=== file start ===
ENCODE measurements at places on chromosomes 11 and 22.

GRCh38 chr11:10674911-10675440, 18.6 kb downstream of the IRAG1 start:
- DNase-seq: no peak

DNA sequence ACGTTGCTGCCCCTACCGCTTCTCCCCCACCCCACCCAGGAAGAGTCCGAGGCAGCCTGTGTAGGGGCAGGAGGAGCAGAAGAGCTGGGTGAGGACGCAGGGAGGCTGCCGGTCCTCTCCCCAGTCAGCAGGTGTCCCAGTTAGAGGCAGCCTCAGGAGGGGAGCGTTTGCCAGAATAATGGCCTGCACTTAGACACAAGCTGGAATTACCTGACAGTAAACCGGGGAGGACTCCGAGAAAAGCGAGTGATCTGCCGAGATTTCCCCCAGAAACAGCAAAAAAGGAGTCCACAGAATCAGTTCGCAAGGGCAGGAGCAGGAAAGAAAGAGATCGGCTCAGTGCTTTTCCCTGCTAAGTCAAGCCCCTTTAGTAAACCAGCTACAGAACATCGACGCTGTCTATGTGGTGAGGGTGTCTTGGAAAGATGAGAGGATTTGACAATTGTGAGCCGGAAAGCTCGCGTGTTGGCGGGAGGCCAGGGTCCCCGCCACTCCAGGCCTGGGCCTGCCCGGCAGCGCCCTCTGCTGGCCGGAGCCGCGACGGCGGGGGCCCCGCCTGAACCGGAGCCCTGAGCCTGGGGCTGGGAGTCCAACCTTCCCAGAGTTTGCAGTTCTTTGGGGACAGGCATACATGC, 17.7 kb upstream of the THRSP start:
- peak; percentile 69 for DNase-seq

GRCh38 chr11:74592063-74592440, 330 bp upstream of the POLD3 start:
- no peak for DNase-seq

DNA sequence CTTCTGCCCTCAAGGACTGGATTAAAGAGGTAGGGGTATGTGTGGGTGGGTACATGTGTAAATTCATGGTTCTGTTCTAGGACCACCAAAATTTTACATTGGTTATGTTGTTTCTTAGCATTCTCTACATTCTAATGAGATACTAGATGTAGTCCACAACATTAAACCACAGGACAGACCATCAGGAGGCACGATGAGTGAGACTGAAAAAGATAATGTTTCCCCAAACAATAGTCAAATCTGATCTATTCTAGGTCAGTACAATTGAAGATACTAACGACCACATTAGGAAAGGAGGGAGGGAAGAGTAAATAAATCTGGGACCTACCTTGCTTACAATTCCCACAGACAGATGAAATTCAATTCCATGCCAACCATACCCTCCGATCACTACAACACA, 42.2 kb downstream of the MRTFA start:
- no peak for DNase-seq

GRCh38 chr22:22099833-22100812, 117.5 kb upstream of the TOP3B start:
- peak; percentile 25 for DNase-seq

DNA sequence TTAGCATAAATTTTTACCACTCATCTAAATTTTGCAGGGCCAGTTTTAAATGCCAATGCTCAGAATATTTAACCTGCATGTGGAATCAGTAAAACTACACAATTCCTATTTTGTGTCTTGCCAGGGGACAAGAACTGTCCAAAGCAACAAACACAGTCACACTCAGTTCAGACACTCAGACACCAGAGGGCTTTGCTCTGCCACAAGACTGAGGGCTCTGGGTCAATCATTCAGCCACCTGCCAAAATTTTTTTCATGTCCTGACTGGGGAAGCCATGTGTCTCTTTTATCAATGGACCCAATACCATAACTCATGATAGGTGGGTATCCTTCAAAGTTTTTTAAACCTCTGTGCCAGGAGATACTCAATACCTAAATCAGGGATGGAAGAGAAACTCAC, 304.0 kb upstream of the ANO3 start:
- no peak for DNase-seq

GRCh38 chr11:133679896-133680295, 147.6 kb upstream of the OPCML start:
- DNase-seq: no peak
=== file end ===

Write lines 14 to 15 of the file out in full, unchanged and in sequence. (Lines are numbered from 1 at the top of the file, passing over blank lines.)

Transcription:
GRCh38 chr11:133679896-133680295, 147.6 kb upstream of the OPCML start:
- DNase-seq: no peak